‘Go Big’ Goes On

There has been lots of attention recently on the ‘Go Big’ campaign and what comes next. The latest comes from a National Journal article that begins, “The ‘go big’ proponents just won’t quit.”

Persistence is a needed attribute for those seeking solutions to the fiscal challenge facing the country as they go against the grain in the extremely ingrained culture of Washington. It goes against the basic instincts of elected officials to support policies that could cause pain for their constituents. It goes against contemporary political orthodoxy to cross the aisle and collaborate with the other party. Yet that is what Go Big supporters are doing. And against the conventional wisdom, their ranks are growing.

So far, 45 senators have joined with 100 members of the House of Representatives. These are savvy politicians, who fully understand the political risks they are taking, yet they recognize the greater risks to the economy and America’s standing if they do not act. That was one of the messages at a recent press conference featuring many of these lawmakers. They understand that the inability of Washington to address the problems facing the country in a substantive way is a major reason why public confidence in government is at an all-time low. They also realize that the fiscal challenge is a defining issue of our time that demands the type of leadership that transcends political allegiance.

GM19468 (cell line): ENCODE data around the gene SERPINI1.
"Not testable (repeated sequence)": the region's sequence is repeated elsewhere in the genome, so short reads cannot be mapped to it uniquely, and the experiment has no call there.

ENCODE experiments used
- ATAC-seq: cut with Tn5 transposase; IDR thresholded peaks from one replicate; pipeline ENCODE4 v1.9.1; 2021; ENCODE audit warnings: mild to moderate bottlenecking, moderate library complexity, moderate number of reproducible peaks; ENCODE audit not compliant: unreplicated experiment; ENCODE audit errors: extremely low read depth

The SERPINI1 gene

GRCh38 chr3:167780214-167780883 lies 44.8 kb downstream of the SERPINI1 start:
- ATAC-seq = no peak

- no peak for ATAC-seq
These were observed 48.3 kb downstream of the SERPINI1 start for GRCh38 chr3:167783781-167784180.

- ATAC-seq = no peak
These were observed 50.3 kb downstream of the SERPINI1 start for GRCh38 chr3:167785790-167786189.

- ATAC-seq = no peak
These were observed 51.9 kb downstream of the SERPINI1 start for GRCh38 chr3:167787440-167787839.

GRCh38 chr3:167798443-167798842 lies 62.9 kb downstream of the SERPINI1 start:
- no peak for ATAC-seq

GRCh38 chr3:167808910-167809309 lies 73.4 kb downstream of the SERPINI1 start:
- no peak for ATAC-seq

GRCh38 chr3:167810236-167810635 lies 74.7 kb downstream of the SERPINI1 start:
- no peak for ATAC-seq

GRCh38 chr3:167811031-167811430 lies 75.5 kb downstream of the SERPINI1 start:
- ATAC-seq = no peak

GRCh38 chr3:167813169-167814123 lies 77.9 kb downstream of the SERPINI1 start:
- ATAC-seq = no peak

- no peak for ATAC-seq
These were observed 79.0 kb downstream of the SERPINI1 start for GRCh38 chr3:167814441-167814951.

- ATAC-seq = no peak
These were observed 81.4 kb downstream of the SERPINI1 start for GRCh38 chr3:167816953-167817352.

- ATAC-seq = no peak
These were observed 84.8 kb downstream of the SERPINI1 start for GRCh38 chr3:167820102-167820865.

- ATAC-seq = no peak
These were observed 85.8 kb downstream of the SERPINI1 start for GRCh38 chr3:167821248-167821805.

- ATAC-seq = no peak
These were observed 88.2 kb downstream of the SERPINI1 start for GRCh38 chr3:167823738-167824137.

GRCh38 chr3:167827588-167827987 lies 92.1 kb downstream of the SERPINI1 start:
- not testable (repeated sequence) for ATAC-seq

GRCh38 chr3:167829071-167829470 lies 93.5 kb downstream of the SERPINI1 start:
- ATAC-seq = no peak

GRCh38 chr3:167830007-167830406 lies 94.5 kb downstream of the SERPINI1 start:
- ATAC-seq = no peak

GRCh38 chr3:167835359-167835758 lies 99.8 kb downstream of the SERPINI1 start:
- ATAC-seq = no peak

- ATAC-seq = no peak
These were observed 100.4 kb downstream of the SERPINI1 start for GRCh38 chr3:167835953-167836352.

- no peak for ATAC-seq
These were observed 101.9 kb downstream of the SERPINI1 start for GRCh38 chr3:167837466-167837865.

In addition to legislators are a legion of economists, business leaders, budget experts, former policymakers and others who fear that we are following the disastrous path of Europe and must change course. Budget policy is not the most exciting issue, but those who understand the numbers can get pretty animated about the need for action. As former U.S. Comptroller General David Walker says, the mounting national debt is a “tremendous threat to the future of the United States, its position in the world, our standard of living at home, and, potentially, our domestic tranquility.” [See many more videos here.]

The National Journal article concludes by raising the key question: Will it take a crisis to prompt action? Go Big supporters believe that we can muster the political will to act now and preempt a crisis. It is not naiveté, but a conviction that the same spirit and determination that has allowed America to lead the way so many times before can be mustered yet again.

The failure of the Super Committee to produce any deficit reduction recommendations means that the issue is not going away. The growing support among lawmakers and many others for a comprehensive, multi-year plan that puts the United States on a sustainable fiscal course means that the Go Big movement will also continue.

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